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Ad Astra Rocket’s breakup with the government puts Costa Rica’s hydrogen future on hold

Many Costa Ricans were distraught last week after the country’s national space hero cancelled his firm’s renewable energy deal with the government over what Franklin Chang Díaz said were frustrating and costly delays.

“Too long a wait and no action,” said Chang, who made seven space shuttle missions before retiring from NASA in 2005 to start his own aerospace company. Chang spoke with The Tico Times by telephone on March 6 from his company’s Guanacaste headquarters.

The Costa Rica subsidiary of Chang’s firm, Ad Astra Rocket Co., has been working with the country’s state-owned Petroleum Refinery (RECOPE) since 2011 to produce and store hydrogen capable of powering the country’s vehicle fleet — with zero emissions.

Chang said he’s been waiting for the past seven months for RECOPE to sign off on the project’s final stage: developing a hydrogen pump, like the kind drivers use to fill their cars at gas stations; and testing the whole system out on a demonstration vehicle.

“Keeping the project alive costs money,” Chang said. “And who’s paying for that? We are.”

Chang said he sent an ultimatum in February — asking RECOPE to sign an immediate letter of intent, seal the deal before May 31 and pay $11,000 in back costs — and got no response. Last week, he threw in the towel.

“We basically said enough is enough,” Chang said, adding that he’s currently searching for alternative funders, possibly another Central American country.

Hydrogen-powered dream

NASA has used liquid hydrogen to blast its rockets into space since the 1970s. Burning hydrogen in an engine yields no carbon emissions.

Developing hydrogen gas as a fuel source for vehicles has long been a dream of renewable energy firms and governments — especially those, like Costa Rica, that are highly-dependent on imported fossil fuels. Cars that run on hydrogen fuel cells are quick to fill up and can travel much longer distances than battery-powered cars.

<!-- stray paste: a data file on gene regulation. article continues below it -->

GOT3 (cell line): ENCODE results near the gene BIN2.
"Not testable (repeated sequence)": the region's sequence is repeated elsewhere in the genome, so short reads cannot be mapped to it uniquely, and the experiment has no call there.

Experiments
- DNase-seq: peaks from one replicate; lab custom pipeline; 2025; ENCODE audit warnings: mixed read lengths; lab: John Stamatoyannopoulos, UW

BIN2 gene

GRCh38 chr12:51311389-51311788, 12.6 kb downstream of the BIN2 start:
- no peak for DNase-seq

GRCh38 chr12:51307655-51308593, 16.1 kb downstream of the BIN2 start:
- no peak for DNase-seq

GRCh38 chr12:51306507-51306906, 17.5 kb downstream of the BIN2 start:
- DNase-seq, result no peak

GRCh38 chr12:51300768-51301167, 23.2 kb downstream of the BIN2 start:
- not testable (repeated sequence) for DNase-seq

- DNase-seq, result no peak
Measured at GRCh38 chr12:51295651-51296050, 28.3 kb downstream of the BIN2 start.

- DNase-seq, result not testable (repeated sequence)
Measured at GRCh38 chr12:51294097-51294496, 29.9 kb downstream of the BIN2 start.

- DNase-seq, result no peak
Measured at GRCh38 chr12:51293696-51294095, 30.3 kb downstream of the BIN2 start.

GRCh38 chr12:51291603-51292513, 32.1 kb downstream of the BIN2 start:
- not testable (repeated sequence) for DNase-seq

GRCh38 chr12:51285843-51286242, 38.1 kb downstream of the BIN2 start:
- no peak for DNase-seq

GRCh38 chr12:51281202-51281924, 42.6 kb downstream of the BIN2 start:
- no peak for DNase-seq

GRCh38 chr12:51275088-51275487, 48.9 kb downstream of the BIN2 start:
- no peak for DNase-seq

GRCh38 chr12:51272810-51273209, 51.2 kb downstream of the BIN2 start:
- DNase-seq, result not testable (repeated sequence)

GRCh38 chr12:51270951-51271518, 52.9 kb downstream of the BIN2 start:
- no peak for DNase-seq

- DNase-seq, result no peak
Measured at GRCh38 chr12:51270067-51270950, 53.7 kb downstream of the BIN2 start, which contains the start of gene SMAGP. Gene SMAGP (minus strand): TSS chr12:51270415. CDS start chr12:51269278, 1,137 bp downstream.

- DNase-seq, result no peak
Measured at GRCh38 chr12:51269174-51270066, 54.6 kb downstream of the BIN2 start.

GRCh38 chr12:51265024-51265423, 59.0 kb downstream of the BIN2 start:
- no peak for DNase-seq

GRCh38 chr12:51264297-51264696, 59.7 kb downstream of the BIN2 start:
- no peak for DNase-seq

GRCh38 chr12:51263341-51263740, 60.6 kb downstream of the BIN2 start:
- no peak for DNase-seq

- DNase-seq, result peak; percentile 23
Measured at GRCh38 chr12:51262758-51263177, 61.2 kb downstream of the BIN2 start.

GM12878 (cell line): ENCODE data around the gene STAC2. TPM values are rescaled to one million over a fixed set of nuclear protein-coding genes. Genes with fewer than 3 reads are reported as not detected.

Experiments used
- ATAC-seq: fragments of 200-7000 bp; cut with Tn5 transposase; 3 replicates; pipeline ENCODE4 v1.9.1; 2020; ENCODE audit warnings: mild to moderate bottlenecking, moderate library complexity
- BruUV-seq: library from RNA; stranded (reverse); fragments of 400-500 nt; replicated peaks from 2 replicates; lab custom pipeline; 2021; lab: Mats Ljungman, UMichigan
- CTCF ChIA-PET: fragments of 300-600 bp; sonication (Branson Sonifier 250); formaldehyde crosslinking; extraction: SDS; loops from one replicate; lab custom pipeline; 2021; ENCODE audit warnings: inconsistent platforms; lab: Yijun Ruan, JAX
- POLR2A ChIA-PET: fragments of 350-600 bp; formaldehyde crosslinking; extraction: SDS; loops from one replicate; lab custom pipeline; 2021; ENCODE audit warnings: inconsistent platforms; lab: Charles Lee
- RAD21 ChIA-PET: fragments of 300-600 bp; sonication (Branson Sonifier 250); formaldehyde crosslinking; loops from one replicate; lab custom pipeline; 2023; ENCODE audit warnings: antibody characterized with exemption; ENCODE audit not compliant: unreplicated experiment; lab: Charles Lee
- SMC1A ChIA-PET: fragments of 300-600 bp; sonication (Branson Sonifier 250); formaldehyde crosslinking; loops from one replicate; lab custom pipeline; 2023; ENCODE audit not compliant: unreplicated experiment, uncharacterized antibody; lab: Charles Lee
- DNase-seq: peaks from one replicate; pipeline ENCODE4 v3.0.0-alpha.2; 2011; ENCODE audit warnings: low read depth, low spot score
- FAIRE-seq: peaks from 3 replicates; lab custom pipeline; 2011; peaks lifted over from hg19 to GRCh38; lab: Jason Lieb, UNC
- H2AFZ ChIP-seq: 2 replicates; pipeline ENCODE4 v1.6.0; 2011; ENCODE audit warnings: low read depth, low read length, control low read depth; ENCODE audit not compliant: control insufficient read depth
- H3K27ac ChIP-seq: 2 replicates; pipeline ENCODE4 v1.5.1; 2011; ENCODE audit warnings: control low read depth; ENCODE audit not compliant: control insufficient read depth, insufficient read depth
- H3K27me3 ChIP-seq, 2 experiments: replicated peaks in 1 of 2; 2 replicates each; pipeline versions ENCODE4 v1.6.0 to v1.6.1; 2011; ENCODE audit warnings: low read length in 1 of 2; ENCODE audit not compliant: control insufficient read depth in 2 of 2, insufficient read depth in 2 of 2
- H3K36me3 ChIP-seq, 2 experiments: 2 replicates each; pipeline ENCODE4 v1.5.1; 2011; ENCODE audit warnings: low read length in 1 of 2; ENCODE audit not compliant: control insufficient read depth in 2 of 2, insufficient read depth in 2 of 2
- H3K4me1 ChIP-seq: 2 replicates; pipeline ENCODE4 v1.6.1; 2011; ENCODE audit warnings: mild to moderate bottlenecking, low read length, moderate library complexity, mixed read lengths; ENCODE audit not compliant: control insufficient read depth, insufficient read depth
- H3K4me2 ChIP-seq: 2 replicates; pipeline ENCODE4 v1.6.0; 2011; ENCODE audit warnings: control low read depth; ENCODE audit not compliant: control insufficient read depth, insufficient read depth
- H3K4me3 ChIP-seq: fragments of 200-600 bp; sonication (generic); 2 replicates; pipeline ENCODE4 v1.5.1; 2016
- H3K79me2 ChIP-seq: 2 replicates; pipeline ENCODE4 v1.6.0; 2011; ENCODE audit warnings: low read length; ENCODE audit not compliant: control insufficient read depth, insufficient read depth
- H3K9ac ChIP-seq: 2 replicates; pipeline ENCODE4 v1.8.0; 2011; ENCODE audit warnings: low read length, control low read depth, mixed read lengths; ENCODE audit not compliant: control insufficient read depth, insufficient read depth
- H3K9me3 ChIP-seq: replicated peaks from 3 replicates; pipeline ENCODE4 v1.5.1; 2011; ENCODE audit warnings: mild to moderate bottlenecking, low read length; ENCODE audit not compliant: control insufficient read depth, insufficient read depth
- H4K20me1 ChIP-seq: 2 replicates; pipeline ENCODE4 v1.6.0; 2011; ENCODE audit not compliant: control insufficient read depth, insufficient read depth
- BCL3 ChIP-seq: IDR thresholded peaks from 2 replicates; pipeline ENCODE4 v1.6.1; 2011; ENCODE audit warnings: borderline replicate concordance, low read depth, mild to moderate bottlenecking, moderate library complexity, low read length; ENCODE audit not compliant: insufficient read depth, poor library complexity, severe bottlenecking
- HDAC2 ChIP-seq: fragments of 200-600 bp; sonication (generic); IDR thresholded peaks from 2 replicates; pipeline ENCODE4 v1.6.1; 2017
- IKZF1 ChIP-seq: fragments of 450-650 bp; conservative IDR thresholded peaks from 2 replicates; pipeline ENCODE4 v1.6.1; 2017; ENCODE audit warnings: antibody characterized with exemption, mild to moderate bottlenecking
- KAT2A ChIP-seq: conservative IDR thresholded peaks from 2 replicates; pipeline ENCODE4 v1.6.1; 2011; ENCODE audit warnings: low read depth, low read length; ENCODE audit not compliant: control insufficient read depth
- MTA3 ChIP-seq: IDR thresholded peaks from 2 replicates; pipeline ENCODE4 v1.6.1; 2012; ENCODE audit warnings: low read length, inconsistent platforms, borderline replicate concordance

But building a hydrogen-powered vehicle fleet has been hampered by the expense of generating, storing and shipping the gas, and the difficulty of creating the infraestructure to support its widespread use. Some experts feel there are much better options for reducing emissions from cars.

Still, many are betting on hydrogen’s future. The U.S. state of Hawaii, which depends on imported petroleum for 90 percent of its energy needs, has committed to developing a hydrogen-based vehicle fleet, though progress has been slower than originally hoped.

California is also pushing hydrogen as a clean energy source for the road, by offering subsidies to carmakers and consumers, and to private companies to build hydrogen fueling stations.

Major carmakers have been ramping up development and production of models that run on hydrogen fuel cell in recent years.

See a video on hydrogen fuel development (sponsored by Toyota):

Chang sees hydrogen fuel as the perfect fit for Costa Rica’s small size and its car-loving population.

“We have a huge motorized fleet for the size of the country,” he said. “Costa Ricans tend to like big vehicles, so we have a huge job ahead of us to become carbon neutral by 2021, and there’s no real plan, as far as I can see, to accomplish that goal.”

Ad Astra Rocket uses wind and solar power to produce hydrogen from the electrolysis of water. When used in a car, Chang explained, “out the tailpipe comes water vapor. Zero pollution. It’s beautiful stuff.”

Committed to Costa Rica

Chang sounds slightly heartbroken when he talks about his company’s breakup with RECOPE.

“Being from Costa Rica, my heart is here. I want this country to do this. It’s the right thing to do. It’s exactly what the country needs,” Chang said.